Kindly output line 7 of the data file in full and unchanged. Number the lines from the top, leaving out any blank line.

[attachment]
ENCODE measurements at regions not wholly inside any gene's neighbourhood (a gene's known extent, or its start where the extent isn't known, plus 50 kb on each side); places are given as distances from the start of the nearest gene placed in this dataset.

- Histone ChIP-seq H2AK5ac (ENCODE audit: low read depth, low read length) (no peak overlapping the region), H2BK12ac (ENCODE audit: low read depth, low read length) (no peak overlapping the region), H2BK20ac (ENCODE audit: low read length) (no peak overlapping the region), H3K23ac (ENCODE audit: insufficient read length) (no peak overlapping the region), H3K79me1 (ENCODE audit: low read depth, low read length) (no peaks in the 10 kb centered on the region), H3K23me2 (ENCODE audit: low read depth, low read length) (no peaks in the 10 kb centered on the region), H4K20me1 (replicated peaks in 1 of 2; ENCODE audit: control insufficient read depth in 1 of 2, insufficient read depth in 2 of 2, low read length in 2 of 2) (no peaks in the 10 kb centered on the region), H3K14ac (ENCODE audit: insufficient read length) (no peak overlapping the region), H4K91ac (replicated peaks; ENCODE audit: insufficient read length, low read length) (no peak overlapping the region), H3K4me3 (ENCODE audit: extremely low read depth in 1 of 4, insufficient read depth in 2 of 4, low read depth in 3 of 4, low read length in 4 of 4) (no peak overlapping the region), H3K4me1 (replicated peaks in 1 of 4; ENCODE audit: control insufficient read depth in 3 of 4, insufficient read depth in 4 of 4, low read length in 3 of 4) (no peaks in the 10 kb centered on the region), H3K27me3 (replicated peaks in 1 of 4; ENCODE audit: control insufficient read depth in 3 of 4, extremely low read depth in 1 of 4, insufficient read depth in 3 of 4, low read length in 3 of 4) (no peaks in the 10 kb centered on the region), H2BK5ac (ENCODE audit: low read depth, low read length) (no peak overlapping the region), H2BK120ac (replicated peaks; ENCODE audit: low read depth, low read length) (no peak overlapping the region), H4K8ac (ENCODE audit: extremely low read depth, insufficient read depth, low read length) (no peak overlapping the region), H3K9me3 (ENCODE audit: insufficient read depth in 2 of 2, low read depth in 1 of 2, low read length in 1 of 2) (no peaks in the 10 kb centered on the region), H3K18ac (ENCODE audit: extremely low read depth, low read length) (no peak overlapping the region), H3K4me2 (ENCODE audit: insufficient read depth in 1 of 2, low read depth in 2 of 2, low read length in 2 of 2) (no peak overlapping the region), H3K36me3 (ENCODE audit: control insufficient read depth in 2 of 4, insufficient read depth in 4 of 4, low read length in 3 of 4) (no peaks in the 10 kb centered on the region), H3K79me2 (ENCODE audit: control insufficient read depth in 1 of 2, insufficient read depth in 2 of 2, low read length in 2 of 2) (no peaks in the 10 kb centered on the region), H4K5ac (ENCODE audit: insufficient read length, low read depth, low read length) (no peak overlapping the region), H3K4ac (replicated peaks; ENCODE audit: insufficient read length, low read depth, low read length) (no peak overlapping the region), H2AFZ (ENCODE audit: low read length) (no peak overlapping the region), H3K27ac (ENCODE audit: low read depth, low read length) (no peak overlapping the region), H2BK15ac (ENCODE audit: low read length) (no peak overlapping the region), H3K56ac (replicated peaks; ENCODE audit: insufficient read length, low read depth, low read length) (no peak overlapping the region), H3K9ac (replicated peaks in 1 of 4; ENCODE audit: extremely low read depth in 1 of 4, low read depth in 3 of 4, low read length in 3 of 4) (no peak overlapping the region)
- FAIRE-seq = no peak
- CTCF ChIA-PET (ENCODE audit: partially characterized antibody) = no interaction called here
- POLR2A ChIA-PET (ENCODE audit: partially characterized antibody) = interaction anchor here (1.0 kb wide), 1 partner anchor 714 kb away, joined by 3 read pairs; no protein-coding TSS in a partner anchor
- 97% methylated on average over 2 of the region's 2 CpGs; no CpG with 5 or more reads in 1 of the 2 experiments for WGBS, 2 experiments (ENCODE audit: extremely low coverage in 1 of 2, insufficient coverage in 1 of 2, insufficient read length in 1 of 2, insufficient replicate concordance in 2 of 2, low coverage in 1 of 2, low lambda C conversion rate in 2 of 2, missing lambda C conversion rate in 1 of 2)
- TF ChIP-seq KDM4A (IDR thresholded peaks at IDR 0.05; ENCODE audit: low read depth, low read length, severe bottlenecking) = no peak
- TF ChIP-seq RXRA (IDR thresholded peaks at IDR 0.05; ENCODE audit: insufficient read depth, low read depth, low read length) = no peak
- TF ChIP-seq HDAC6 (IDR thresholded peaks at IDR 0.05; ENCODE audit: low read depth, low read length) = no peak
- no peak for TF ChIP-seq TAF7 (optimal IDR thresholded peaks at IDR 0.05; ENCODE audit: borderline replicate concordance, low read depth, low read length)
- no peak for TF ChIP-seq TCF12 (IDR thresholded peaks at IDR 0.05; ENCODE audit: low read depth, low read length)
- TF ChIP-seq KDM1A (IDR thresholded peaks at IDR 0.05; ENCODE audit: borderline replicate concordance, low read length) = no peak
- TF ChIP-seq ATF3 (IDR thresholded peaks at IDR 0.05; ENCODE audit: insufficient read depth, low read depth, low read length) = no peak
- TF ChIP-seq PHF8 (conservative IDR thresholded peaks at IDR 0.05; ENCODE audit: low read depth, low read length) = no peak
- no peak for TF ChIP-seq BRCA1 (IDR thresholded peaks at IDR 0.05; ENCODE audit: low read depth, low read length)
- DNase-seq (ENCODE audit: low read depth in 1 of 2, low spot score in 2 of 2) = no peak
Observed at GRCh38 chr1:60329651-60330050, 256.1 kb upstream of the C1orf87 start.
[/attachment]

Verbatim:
- TF ChIP-seq KDM4A (IDR thresholded peaks at IDR 0.05; ENCODE audit: low read depth, low read length, severe bottlenecking) = no peak